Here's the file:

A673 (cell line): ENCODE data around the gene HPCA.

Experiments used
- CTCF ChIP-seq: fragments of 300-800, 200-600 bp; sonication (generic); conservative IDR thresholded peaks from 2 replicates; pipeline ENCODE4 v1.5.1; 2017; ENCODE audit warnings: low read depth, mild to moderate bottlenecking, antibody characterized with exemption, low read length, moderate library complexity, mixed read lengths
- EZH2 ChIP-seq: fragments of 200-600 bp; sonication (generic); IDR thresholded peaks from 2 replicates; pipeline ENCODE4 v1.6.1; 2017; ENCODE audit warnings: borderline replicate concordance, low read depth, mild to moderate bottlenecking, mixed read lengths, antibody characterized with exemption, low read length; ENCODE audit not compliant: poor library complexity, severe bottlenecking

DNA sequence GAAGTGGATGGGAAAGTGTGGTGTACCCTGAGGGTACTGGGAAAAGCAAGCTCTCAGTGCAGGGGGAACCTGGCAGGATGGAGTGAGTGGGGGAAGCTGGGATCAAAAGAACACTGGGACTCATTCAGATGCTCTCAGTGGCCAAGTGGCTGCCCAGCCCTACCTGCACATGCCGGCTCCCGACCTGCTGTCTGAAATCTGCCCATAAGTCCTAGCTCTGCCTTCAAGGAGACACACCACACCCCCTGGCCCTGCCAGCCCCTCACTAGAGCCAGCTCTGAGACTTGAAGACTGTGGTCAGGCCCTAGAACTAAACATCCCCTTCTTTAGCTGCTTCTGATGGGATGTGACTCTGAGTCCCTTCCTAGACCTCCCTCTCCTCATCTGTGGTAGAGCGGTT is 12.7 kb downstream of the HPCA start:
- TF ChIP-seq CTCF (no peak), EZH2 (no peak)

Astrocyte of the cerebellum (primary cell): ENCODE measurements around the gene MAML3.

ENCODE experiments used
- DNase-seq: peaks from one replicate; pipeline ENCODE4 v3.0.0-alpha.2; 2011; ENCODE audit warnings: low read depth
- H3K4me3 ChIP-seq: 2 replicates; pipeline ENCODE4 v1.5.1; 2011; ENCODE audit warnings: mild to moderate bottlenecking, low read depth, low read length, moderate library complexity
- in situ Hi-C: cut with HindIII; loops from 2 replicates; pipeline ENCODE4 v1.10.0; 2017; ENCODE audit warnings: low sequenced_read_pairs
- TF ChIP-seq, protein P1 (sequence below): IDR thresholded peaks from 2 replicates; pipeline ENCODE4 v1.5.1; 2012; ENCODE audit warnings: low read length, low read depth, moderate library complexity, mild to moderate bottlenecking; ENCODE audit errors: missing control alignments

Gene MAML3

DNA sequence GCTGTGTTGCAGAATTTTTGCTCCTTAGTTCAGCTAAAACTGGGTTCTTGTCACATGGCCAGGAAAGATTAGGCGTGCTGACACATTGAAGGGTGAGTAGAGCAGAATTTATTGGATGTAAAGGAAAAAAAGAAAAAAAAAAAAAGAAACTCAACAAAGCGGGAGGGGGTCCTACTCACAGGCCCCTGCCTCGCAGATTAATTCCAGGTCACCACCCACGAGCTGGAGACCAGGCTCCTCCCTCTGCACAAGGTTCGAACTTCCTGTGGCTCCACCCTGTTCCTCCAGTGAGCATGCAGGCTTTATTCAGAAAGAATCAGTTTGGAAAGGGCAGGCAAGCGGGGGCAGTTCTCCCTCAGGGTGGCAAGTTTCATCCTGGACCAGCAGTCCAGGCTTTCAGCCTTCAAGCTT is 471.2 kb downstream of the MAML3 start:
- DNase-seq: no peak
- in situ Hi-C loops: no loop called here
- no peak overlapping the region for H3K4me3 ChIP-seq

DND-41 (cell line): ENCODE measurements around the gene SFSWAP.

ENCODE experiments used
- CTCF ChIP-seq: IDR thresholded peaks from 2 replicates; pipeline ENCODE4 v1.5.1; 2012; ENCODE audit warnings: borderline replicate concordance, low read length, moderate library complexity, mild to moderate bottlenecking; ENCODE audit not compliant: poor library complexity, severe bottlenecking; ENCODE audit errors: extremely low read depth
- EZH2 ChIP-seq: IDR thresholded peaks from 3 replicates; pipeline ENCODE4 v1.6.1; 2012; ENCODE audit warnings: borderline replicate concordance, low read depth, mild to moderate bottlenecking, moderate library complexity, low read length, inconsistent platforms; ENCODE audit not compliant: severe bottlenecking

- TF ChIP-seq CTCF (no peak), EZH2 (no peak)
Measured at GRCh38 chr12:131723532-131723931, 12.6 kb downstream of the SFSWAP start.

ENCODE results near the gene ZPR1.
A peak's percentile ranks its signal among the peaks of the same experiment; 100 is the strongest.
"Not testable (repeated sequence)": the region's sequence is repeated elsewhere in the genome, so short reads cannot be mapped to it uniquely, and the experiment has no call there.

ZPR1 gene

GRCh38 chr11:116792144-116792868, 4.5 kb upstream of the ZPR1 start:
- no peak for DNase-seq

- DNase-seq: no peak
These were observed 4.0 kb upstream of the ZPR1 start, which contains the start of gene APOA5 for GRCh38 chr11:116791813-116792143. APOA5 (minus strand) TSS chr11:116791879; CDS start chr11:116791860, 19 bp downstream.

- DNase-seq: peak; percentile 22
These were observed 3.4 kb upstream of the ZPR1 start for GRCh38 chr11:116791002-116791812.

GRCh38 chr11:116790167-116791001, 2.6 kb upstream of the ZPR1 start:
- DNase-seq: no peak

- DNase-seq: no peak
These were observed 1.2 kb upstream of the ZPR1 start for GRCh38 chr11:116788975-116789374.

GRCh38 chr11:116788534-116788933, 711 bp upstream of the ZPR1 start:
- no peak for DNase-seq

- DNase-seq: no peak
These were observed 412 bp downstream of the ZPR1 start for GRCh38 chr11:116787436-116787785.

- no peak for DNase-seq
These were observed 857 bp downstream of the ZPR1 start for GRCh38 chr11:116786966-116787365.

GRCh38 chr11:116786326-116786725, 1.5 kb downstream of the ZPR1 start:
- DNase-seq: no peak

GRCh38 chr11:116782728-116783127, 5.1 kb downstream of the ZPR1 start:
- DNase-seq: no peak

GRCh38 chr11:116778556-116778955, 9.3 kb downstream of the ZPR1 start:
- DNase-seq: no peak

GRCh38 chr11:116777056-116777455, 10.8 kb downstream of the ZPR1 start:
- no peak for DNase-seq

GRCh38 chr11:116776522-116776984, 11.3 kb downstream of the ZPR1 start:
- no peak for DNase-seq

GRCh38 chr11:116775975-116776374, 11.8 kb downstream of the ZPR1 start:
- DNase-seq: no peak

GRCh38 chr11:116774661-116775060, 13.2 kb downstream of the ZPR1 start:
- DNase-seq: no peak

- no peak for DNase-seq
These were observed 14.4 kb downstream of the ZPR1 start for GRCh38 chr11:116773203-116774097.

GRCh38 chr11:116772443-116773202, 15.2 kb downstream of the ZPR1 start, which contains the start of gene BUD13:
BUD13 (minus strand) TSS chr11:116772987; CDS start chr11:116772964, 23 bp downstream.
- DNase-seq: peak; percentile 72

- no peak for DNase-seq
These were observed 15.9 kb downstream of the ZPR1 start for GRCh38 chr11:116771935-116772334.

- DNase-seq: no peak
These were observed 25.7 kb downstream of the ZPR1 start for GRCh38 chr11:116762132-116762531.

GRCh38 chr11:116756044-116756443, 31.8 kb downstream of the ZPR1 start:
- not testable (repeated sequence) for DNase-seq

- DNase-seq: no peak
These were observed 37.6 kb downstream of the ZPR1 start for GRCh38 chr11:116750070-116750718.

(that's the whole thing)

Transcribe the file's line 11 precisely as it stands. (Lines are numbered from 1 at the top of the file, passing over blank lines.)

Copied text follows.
- in situ Hi-C: cut with HindIII; loops from 2 replicates; pipeline ENCODE4 v1.10.0; 2017; ENCODE audit warnings: low sequenced_read_pairs